When the financial crisis hit in 2008, several people I know moved all their money out of the market, accepting huge losses in exchange for security. Almost all of them would have done vastly better if they had stayed the course and kept making regular investments into retirement accounts, reaping benefits when the market recovered.
Every financial professional we’ve ever worked with has advocated a long-term strategy. Those who buy when the market is booming and sell when the stock market panics almost always lose. In contrast, consistent investments regardless of the day’s news generally do much better over time.
Like sound financial advice, investing in people works best over the long-term. Many years ago, I received this question during a training class I was instructing on communication:
I’ve been trying some of these skills at home, and now my wife is accusing me of just being nice to her in order to complete my class assignments. How should I respond to that?
I asked him if he was indeed being nice to her only for the class. Let’s just say that I didn’t get a very convincing “no.”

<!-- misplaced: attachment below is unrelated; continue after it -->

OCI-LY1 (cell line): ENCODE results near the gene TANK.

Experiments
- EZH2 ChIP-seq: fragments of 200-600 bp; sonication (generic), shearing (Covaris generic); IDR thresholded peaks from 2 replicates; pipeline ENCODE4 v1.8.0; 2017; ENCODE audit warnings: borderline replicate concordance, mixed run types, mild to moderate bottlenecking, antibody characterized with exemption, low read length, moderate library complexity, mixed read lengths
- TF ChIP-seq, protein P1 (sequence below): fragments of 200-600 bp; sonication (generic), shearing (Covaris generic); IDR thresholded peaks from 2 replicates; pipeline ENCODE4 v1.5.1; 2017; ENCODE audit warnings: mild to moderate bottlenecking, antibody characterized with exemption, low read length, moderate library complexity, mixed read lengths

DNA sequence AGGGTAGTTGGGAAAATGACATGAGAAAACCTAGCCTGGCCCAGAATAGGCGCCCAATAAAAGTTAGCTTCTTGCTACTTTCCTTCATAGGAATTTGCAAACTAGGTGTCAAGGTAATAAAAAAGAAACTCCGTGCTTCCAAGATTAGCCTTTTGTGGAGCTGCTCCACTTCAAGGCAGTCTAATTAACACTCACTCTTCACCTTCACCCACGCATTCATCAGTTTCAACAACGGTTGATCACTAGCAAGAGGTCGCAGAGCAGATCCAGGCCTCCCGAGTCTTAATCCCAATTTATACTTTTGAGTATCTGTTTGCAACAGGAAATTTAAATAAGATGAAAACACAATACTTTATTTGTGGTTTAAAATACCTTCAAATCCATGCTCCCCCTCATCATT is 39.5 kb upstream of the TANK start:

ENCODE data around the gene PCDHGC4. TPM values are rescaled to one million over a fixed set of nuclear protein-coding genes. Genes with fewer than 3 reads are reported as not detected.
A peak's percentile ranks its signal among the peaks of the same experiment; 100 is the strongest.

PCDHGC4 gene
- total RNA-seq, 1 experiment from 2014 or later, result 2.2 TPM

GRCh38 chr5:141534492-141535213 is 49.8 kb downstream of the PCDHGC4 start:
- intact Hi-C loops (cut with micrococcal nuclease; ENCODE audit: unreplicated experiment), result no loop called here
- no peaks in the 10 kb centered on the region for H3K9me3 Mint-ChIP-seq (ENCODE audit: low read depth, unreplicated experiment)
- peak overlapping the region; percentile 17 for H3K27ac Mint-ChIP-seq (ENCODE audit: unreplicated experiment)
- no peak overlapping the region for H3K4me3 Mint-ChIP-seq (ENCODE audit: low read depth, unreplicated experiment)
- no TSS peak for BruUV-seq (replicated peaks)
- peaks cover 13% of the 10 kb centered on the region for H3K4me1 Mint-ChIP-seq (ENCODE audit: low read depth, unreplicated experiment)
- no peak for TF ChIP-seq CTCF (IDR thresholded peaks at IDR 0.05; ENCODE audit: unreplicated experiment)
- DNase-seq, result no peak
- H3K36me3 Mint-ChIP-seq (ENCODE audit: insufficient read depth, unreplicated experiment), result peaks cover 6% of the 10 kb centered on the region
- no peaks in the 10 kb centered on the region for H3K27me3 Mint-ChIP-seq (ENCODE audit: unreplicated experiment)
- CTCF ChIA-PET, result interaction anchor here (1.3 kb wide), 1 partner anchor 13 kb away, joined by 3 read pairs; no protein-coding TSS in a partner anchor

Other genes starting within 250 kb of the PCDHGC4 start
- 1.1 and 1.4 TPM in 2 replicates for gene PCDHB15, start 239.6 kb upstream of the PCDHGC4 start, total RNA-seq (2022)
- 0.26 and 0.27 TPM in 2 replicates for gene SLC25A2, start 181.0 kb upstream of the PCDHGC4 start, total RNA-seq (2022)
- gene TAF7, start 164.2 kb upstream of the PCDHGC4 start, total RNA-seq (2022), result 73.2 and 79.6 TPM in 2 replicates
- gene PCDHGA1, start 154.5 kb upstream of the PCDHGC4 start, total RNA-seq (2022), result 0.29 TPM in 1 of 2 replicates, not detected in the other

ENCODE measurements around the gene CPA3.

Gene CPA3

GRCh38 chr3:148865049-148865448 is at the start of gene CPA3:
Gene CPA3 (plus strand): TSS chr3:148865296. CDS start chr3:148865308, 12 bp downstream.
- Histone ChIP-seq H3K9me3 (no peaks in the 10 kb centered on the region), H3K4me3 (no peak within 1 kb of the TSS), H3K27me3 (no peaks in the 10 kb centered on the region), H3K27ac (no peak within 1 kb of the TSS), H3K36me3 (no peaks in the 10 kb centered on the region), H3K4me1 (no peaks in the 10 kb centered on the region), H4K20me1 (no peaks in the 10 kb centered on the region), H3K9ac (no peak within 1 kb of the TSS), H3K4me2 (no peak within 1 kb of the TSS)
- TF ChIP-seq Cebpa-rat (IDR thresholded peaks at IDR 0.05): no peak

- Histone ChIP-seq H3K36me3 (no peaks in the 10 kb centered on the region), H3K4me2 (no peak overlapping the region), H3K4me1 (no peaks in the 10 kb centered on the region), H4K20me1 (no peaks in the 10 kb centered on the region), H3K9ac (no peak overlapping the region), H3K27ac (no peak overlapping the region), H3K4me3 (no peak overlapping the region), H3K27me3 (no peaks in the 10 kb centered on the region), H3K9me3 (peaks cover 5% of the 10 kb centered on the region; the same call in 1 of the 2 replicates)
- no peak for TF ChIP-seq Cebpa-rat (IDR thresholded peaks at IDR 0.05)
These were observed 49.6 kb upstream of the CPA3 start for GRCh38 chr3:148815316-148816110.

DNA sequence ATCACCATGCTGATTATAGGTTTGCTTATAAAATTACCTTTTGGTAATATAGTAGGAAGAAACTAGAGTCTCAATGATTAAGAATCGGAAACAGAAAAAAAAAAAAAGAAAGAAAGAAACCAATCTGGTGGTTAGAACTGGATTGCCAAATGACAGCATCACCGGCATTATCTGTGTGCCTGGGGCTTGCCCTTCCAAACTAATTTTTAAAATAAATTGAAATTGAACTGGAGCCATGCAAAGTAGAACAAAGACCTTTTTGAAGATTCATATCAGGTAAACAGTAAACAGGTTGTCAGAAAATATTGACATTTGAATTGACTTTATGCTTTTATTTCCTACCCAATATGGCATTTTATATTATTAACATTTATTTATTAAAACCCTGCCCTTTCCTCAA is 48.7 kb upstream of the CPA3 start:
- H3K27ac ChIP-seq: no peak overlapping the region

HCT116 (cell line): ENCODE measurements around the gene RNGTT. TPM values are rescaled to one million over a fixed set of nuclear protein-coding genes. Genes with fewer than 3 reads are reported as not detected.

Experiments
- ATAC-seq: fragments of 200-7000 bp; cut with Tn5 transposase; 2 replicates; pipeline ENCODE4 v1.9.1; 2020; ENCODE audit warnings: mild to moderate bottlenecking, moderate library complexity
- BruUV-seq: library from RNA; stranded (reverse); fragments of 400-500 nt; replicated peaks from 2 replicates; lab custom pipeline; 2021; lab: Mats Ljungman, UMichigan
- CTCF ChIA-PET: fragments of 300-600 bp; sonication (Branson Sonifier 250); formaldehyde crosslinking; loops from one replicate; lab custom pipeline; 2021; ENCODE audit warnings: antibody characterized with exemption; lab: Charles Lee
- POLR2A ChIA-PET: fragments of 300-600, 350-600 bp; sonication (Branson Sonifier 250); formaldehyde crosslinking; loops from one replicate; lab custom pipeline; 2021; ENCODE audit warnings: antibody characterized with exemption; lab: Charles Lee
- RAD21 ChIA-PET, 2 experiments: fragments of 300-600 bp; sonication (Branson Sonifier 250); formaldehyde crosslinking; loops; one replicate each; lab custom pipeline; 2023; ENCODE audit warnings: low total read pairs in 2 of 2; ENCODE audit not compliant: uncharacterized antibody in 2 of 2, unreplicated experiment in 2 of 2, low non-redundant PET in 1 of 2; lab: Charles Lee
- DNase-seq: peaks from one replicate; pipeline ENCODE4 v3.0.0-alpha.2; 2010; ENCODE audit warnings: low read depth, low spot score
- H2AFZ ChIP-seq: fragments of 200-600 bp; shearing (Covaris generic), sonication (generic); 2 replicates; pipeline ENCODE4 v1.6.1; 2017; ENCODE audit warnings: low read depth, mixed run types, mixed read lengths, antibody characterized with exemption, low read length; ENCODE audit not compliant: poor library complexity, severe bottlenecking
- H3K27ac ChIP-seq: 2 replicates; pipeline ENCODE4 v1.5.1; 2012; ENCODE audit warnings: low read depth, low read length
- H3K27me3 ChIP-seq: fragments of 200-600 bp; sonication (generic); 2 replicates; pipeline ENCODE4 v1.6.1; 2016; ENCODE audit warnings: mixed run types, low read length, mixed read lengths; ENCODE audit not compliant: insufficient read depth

Managers make this mistake too. They ask people for feedback right after a remarkable win for the group. They work hard to listen well to employees the two weeks prior to the annual employee satisfaction survey. They engage consistently with employees when the big boss is in town.
But they put it on the back burner the rest of the time.
Almost everyone has good intentions, but most miss the key to getting honest feedback from others:
Just like the wife who is suspicious of the husband’s sudden charm and the employees who are suspicious of the manager who engages them only in front of the big boss, people don’t take us seriously the first few times we try to solicit honest feedback.
The key is what we do next.
If you keep asking, you’ll eventually get more honesty. Make regular time to follow the advice of Tom Henschel, an expert executive coach who recently appeared on my podcast, to ask one of these three questions:
- What should I stop doing that’s not working for you?
- What should I start doing that would help you do your job better?
- What should I continue doing that you’ve found helpful?
Pick one of these questions and make time this week to ask. Then, next week do the same. A month from now? You guessed it. Ask again.
You won’t hear at the start – or even the first few times. Yet, starting now is essential since it lays the foundation of trust and honest feedback weeks and months from now, when you may really benefit from it.
[reminder]What can you do to make asking for feedback a consistent action in your leadership?[/reminder]